There are around 2.7 million children in the US who have at least one parent incarcerated.1 Five million people have had a parent in jail or prison at some point in their childhood. Incarceration numbers in the US are alarming in general, but these numbers are especially distressing.
One of the most troubling aspects of this reality is just how easy it is to overlook it. The impact of incarceration on the friends, neighbors, and loved ones of the incarcerated is substantial, but not as often recognized. Consider, for example, the following scenario:
A young man is arrested and convicted on a nonviolent drug-related offense. For his time, he receives a five-year mandatory minimum sentence. Let’s imagine, under normal circumstances, his regular income places his household (a girlfriend with two children) well under the poverty line. This is not an actual scenario, but it is also not an uncommon one. What happens next?
First, this young man’s mistake carries significant consequences for his girlfriend, who is now a single mother of two. She has just lost a major source of security for both herself and her children. She’ll need to find additional resources and possibly a new source of income. She’s also under significantly more pressure to find childcare. Some cities and towns have free or low-cost childcare, but these are often at full capacity and new clients are placed on wait lists. But our mother of two needs childcare now. More than likely she’s going to have to depend on others within her community to meet both her physical needs and the needs of her children, including childcare.
Consequently, those around this newly single mother will begin to feel the effects of this young man’s arrest. Families in low-income communities often rely heavily on their neighbors, family members, and friends for support. But the loss of this young man will add a greater strain to an already limited pool of time, energy, and resources. Everyone within this young woman’s network will begin to feel the impact of her boyfriend’s offense.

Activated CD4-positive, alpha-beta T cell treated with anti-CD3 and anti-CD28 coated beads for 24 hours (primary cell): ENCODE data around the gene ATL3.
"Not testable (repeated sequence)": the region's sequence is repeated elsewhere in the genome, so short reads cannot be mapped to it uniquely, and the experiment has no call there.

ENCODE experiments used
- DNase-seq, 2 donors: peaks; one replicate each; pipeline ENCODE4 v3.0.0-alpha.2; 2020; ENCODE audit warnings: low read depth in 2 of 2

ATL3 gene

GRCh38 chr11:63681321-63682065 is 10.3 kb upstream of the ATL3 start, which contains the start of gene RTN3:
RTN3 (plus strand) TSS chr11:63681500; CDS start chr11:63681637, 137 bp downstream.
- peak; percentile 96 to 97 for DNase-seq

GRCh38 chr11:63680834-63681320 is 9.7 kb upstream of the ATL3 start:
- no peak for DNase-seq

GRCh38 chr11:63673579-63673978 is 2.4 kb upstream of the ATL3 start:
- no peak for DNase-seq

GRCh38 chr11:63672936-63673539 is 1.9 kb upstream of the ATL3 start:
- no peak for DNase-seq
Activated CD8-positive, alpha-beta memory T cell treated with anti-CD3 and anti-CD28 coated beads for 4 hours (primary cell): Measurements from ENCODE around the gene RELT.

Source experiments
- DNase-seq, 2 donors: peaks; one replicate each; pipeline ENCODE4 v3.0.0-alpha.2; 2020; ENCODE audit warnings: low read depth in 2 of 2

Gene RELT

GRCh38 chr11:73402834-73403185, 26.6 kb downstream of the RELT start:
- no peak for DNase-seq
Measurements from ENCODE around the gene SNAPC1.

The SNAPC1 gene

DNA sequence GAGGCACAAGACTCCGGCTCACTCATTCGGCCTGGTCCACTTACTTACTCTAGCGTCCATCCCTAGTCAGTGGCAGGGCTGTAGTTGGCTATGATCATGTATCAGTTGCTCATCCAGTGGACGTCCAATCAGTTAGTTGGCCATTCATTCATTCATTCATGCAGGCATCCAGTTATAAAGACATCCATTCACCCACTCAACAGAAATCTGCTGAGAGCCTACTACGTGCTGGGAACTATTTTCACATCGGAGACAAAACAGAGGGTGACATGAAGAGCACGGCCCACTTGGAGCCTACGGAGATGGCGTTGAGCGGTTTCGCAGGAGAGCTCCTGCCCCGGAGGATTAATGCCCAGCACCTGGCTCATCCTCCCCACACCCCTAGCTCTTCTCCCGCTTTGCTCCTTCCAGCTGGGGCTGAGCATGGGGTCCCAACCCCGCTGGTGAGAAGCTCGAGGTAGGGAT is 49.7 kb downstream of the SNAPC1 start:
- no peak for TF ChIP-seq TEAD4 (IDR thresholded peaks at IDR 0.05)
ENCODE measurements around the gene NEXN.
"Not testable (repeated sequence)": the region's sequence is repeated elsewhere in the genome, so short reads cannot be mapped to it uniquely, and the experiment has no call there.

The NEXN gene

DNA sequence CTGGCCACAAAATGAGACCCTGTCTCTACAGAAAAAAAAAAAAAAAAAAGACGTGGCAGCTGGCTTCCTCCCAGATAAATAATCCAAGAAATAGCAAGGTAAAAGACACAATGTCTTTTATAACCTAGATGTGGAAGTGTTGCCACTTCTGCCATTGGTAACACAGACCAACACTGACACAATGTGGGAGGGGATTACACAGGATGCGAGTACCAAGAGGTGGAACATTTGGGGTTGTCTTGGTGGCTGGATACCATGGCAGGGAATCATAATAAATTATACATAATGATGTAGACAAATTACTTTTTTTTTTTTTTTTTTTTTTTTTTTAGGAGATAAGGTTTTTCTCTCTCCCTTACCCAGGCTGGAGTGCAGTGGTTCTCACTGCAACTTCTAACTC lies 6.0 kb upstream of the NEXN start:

It is not uncommon for the incarceration of a single individual to have real world consequences for people two and three times removed from the actual person under arrest. And so far we haven’t even touched on the long-term emotional, developmental, and psychological effects such events have on the children who find themselves in these scenarios. The incarceration of a parent is among the top five reasons children enter the foster care system.2 It can be difficult to determine just how far the consequences of a single person’s incarceration can reverberate through our society.
Partnering in Ministry
People who experience the arrest of a loved one are thrust into a scenario they did not design. Nonetheless, they will have to bear the burden of their loss. The experience can be isolating. In Lexington, KY, there is a ministry devoted to serving and supporting those with loved ones in prison. It is called Families of the Incarcerated, and our church has had the privilege of helping them help others.
Our church (Plowshares Brethren in Christ) is a home church network in Central Kentucky. Each of our home churches are encouraged to find some way of engaging the world in the name of Christ. One of our home churches decided to come alongside Families of the Incarcerated as their way of being the church in their city.